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NCJ Number: 211048 Find in a Library
Title: Recent Developments in Dog Sniff Cases
Journal: Asset Foreiture News  Volume:17  Issue:3  Dated:May/June 2005  Pages:1-5
Author(s): Reid C. Pixler
Date Published: 2005
Page Count: 5
Type: Legislation/Policy Analysis
Format: Article
Language: English
Country: United States of America
Annotation: This article describes the law regarding organoleptic canine alerts associated with currency seizures.
Abstract: In many cases that result in the seizure of drug contraband or currency, a drug dog was used to alert the officer to the presence of possible contraband. The usual defense to such evidence entails an attack on the officer’s probable cause to search, claiming that the dog’s alert does not provide probable cause. The Illinois Supreme Court resolved the issue in Illinois v. Caballes when it ruled that the fourth amendment “does not require a reasonable, articulate suspicion to justify using a dog to sniff a vehicle during a legitimate traffic stop.” However the ruling also specified that the officers follow the accepted procedure of “capture and release,” meaning that officers should conclude the traffic stop, tell the suspect they are free to leave, and then ask the suspect to talk with officers, at which point, search and seizure operations can begin. The article also discusses the claim that contaminated currency can cause a canine to alert; critics contend this claim lacks any scientific validity. Court decisions in relation to this controversy are examined, particularly relating the legality of seizures of currency contaminated with cocaine. Overall, the cases on canine alerts involve decisions based on a totality of circumstances that appear to indicate an acceptance of the substantial probative value of canine alerts. In such cases though, it is imperative that substantial evidence exist to support the Government’s claim.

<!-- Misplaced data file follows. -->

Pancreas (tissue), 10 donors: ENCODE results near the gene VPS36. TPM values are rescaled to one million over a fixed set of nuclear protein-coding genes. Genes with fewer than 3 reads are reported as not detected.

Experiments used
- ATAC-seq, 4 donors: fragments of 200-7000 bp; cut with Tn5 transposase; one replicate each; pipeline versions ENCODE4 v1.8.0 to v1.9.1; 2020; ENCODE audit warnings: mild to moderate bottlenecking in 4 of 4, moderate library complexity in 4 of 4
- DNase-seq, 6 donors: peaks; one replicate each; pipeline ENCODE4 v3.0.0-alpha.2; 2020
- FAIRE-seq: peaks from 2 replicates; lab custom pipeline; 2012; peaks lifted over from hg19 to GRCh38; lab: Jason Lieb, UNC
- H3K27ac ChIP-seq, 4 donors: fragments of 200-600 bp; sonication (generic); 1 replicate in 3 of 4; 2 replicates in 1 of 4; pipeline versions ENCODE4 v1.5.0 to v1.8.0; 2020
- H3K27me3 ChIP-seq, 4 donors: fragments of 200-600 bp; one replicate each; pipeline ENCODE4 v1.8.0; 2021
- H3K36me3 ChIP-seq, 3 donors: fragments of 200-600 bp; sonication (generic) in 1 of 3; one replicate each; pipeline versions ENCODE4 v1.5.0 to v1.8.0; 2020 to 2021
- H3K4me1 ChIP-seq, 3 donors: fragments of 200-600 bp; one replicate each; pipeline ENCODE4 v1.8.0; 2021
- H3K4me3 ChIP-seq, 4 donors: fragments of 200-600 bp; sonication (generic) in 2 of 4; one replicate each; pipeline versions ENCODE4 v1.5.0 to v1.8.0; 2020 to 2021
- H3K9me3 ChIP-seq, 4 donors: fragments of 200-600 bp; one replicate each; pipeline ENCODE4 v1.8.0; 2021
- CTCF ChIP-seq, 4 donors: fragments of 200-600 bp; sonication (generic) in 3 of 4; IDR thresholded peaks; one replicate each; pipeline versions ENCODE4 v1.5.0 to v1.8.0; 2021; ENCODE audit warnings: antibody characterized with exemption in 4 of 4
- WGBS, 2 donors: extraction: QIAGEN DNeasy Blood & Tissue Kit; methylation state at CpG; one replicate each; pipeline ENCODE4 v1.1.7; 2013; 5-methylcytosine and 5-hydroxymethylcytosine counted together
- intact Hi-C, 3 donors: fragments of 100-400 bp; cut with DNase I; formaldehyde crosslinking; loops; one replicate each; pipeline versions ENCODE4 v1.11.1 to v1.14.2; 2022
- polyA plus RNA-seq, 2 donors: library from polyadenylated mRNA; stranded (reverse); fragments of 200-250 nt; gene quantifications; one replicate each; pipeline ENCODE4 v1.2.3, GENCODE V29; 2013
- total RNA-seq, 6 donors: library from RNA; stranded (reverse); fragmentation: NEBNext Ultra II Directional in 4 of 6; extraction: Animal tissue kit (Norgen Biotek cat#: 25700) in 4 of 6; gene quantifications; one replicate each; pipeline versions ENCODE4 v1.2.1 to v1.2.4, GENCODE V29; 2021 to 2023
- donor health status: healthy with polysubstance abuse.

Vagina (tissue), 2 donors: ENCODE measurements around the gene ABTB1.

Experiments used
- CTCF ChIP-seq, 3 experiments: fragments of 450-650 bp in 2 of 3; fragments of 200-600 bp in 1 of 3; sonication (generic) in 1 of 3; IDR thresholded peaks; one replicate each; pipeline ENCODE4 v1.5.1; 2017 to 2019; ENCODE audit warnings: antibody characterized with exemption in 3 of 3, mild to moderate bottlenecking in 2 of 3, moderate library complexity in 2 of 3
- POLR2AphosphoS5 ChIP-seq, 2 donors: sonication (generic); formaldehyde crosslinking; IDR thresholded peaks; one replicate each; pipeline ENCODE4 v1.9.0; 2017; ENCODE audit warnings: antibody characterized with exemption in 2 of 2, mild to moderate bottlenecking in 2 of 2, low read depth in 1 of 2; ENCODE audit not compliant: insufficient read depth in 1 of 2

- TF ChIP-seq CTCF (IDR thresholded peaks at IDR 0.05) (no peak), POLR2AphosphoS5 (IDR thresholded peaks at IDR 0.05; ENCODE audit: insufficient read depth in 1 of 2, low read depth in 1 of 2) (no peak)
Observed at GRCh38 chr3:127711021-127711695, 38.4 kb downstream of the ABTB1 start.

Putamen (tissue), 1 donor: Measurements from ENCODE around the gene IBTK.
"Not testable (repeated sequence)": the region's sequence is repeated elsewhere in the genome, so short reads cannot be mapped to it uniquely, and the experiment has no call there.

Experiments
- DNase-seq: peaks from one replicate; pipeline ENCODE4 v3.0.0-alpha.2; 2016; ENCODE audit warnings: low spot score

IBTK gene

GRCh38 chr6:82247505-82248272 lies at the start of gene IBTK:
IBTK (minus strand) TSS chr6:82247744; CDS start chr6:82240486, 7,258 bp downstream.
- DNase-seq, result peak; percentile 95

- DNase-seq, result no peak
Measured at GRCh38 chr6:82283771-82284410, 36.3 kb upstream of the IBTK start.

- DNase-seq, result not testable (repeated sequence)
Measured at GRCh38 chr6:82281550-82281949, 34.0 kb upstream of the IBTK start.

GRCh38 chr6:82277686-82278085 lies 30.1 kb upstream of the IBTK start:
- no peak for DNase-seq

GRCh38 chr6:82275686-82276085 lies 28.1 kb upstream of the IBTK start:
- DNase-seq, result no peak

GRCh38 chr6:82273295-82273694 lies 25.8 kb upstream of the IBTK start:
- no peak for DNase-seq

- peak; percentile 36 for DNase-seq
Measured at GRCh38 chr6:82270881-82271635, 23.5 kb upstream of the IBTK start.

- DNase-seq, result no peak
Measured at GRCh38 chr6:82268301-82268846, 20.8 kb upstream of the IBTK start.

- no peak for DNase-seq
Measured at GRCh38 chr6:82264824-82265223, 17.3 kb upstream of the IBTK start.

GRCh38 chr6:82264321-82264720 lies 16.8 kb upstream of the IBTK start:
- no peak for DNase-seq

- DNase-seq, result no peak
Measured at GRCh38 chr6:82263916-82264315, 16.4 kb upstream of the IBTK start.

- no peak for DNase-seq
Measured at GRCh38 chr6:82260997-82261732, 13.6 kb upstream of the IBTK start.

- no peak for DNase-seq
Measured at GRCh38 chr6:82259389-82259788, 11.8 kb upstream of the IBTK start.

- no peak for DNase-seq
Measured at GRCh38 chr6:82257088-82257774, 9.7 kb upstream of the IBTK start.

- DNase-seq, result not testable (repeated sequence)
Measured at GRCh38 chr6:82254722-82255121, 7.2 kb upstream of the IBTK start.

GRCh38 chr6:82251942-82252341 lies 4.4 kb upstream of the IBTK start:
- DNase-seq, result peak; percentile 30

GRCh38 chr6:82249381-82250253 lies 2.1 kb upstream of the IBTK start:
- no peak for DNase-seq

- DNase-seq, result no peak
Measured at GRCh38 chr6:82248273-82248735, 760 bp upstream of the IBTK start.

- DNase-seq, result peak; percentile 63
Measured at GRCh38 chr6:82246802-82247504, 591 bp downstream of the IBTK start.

Main Term(s): Judicial decisions; Search and seizure laws
Index Term(s): Corrections canine units; Forfeiture law; Probable cause; US Supreme Court decisions
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http://www.ncjrs.gov/App/publications/abstract.aspx?ID=211048

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